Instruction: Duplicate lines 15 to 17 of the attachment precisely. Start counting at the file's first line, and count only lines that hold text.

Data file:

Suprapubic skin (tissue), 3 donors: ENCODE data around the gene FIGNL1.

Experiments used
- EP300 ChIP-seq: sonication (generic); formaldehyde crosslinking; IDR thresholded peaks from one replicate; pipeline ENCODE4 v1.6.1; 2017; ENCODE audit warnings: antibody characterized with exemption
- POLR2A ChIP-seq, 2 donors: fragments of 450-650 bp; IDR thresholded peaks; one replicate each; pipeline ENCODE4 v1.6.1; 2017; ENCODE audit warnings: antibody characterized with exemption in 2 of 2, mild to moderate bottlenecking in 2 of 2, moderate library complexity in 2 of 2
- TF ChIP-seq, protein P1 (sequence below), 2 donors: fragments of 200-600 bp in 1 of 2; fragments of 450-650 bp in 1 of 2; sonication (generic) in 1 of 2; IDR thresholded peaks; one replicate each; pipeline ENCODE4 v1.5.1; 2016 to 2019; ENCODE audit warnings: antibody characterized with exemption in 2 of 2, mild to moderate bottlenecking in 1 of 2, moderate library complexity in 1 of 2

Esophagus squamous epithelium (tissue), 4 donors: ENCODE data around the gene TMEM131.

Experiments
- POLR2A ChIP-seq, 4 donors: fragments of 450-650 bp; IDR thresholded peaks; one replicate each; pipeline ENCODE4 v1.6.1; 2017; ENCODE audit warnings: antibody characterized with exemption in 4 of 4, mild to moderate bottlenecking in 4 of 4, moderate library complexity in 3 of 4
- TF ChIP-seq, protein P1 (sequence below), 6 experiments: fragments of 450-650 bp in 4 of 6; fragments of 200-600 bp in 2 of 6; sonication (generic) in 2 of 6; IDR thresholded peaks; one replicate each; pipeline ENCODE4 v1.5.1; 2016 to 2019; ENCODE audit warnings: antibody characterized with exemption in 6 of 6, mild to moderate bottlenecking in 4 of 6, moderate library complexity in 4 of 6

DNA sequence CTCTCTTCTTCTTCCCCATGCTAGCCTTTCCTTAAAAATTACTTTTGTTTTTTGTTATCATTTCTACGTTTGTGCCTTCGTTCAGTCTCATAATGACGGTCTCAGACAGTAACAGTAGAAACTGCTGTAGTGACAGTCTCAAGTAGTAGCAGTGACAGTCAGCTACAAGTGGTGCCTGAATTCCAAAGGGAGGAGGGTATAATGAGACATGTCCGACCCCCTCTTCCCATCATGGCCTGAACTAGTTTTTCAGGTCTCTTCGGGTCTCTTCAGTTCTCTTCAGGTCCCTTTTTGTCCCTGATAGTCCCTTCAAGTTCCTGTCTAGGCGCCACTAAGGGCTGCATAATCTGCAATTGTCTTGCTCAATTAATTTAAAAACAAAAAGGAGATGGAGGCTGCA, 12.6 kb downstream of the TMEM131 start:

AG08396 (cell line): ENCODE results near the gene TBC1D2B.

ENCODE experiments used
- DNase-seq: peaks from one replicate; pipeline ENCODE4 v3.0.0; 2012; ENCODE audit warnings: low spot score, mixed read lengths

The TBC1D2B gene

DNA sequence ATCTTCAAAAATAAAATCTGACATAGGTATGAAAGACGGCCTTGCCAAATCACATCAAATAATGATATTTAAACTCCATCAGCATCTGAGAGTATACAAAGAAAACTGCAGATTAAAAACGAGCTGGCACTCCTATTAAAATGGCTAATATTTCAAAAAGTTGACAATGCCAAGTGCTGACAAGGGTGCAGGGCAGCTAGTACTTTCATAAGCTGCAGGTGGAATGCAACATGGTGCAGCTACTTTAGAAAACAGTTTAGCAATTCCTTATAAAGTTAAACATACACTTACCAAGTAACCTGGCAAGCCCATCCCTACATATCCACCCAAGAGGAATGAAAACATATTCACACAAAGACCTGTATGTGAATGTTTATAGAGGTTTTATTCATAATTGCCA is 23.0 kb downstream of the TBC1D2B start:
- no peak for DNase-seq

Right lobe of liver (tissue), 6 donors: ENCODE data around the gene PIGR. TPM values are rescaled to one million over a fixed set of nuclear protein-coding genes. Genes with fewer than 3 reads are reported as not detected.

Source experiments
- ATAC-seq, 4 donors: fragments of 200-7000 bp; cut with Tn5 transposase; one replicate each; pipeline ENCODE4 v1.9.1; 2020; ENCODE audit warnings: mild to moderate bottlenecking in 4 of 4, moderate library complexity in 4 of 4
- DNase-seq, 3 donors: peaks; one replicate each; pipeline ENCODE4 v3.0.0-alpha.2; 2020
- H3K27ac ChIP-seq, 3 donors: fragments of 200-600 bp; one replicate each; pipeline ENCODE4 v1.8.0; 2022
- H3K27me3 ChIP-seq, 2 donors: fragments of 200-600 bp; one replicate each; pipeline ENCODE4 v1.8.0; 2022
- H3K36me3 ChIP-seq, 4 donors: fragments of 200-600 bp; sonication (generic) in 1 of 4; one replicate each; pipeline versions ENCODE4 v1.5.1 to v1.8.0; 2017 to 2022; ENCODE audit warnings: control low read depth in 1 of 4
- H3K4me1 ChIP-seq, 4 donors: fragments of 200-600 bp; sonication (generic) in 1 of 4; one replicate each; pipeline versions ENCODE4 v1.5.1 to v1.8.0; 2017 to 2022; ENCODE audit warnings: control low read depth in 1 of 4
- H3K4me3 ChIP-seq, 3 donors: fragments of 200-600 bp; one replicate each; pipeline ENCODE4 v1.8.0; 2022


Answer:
DNA sequence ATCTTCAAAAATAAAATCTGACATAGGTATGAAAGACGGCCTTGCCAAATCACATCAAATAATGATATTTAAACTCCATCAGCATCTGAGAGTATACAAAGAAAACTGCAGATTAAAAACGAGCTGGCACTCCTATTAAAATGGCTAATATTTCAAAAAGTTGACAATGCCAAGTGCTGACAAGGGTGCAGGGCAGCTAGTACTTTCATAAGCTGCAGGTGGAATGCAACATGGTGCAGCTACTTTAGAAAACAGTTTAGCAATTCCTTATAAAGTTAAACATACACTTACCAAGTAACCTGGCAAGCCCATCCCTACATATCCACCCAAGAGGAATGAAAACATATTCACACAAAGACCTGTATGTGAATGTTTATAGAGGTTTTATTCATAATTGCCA is 23.0 kb downstream of the TBC1D2B start:
- no peak for DNase-seq

Right lobe of liver (tissue), 6 donors: ENCODE data around the gene PIGR. TPM values are rescaled to one million over a fixed set of nuclear protein-coding genes. Genes with fewer than 3 reads are reported as not detected.